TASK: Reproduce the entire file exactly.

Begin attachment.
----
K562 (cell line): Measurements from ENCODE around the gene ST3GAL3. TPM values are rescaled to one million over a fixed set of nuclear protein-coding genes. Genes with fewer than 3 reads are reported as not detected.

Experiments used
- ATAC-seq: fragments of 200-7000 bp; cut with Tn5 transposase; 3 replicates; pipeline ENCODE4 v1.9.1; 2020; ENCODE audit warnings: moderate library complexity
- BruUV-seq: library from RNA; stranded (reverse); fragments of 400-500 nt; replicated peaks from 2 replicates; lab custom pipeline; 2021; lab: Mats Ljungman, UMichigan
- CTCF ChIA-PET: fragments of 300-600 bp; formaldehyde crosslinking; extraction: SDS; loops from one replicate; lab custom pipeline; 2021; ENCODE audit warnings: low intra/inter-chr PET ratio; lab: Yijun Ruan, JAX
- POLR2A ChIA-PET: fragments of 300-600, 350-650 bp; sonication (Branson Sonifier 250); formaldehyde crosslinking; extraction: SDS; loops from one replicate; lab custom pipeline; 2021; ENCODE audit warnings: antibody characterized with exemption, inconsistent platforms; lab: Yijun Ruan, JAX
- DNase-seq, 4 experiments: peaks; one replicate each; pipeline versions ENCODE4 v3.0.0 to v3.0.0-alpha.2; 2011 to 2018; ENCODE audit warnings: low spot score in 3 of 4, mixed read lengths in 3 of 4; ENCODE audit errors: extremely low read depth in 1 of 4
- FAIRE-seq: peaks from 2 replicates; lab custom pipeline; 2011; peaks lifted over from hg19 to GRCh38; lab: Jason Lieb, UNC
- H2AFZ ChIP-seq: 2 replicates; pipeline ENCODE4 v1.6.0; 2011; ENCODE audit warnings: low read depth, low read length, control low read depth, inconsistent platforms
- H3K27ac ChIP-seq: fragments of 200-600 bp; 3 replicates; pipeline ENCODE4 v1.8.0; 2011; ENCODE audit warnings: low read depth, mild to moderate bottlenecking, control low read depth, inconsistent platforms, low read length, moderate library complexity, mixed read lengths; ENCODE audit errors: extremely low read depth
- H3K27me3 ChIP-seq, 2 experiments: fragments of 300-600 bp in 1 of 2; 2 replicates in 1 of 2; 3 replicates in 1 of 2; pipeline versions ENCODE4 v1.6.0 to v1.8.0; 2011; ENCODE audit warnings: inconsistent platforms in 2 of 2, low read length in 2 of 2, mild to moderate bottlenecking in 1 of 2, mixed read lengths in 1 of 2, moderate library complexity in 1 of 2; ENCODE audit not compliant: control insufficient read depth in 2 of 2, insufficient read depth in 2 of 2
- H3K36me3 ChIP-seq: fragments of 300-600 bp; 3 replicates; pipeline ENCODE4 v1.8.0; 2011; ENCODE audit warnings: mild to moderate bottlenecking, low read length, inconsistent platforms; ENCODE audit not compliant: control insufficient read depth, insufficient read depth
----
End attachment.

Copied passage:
K562 (cell line): Measurements from ENCODE around the gene ST3GAL3. TPM values are rescaled to one million over a fixed set of nuclear protein-coding genes. Genes with fewer than 3 reads are reported as not detected.

Experiments used
- ATAC-seq: fragments of 200-7000 bp; cut with Tn5 transposase; 3 replicates; pipeline ENCODE4 v1.9.1; 2020; ENCODE audit warnings: moderate library complexity
- BruUV-seq: library from RNA; stranded (reverse); fragments of 400-500 nt; replicated peaks from 2 replicates; lab custom pipeline; 2021; lab: Mats Ljungman, UMichigan
- CTCF ChIA-PET: fragments of 300-600 bp; formaldehyde crosslinking; extraction: SDS; loops from one replicate; lab custom pipeline; 2021; ENCODE audit warnings: low intra/inter-chr PET ratio; lab: Yijun Ruan, JAX
- POLR2A ChIA-PET: fragments of 300-600, 350-650 bp; sonication (Branson Sonifier 250); formaldehyde crosslinking; extraction: SDS; loops from one replicate; lab custom pipeline; 2021; ENCODE audit warnings: antibody characterized with exemption, inconsistent platforms; lab: Yijun Ruan, JAX
- DNase-seq, 4 experiments: peaks; one replicate each; pipeline versions ENCODE4 v3.0.0 to v3.0.0-alpha.2; 2011 to 2018; ENCODE audit warnings: low spot score in 3 of 4, mixed read lengths in 3 of 4; ENCODE audit errors: extremely low read depth in 1 of 4
- FAIRE-seq: peaks from 2 replicates; lab custom pipeline; 2011; peaks lifted over from hg19 to GRCh38; lab: Jason Lieb, UNC
- H2AFZ ChIP-seq: 2 replicates; pipeline ENCODE4 v1.6.0; 2011; ENCODE audit warnings: low read depth, low read length, control low read depth, inconsistent platforms
- H3K27ac ChIP-seq: fragments of 200-600 bp; 3 replicates; pipeline ENCODE4 v1.8.0; 2011; ENCODE audit warnings: low read depth, mild to moderate bottlenecking, control low read depth, inconsistent platforms, low read length, moderate library complexity, mixed read lengths; ENCODE audit errors: extremely low read depth
- H3K27me3 ChIP-seq, 2 experiments: fragments of 300-600 bp in 1 of 2; 2 replicates in 1 of 2; 3 replicates in 1 of 2; pipeline versions ENCODE4 v1.6.0 to v1.8.0; 2011; ENCODE audit warnings: inconsistent platforms in 2 of 2, low read length in 2 of 2, mild to moderate bottlenecking in 1 of 2, mixed read lengths in 1 of 2, moderate library complexity in 1 of 2; ENCODE audit not compliant: control insufficient read depth in 2 of 2, insufficient read depth in 2 of 2
- H3K36me3 ChIP-seq: fragments of 300-600 bp; 3 replicates; pipeline ENCODE4 v1.8.0; 2011; ENCODE audit warnings: mild to moderate bottlenecking, low read length, inconsistent platforms; ENCODE audit not compliant: control insufficient read depth, insufficient read depth